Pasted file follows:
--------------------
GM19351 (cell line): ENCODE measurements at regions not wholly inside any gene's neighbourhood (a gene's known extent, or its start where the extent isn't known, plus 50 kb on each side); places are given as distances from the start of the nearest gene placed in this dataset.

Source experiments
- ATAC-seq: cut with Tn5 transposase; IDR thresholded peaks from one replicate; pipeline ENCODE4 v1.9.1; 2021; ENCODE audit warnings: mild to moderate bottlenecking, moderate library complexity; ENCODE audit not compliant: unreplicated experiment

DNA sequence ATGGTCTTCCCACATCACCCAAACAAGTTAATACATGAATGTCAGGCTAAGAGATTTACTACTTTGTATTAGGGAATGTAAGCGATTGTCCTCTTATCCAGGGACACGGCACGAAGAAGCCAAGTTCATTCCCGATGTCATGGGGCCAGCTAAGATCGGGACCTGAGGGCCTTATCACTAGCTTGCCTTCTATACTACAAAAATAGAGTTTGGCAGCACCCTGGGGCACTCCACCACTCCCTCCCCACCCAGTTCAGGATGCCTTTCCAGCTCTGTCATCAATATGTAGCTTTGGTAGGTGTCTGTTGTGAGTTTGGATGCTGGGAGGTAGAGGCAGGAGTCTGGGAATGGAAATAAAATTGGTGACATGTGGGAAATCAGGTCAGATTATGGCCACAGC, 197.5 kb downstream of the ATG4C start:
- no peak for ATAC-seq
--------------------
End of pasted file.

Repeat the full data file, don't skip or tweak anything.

GM19351 (cell line): ENCODE measurements at regions not wholly inside any gene's neighbourhood (a gene's known extent, or its start where the extent isn't known, plus 50 kb on each side); places are given as distances from the start of the nearest gene placed in this dataset.

Source experiments
- ATAC-seq: cut with Tn5 transposase; IDR thresholded peaks from one replicate; pipeline ENCODE4 v1.9.1; 2021; ENCODE audit warnings: mild to moderate bottlenecking, moderate library complexity; ENCODE audit not compliant: unreplicated experiment

DNA sequence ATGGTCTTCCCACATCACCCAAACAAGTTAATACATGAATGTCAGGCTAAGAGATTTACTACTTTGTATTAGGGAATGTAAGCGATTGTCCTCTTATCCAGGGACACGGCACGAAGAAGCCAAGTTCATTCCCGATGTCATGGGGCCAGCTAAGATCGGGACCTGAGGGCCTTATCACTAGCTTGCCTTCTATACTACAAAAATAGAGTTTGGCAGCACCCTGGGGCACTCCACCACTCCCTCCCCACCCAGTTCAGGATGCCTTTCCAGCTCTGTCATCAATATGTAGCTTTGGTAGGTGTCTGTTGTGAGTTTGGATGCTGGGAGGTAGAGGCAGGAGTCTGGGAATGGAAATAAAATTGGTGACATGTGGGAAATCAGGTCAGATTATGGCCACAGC, 197.5 kb downstream of the ATG4C start:
- no peak for ATAC-seq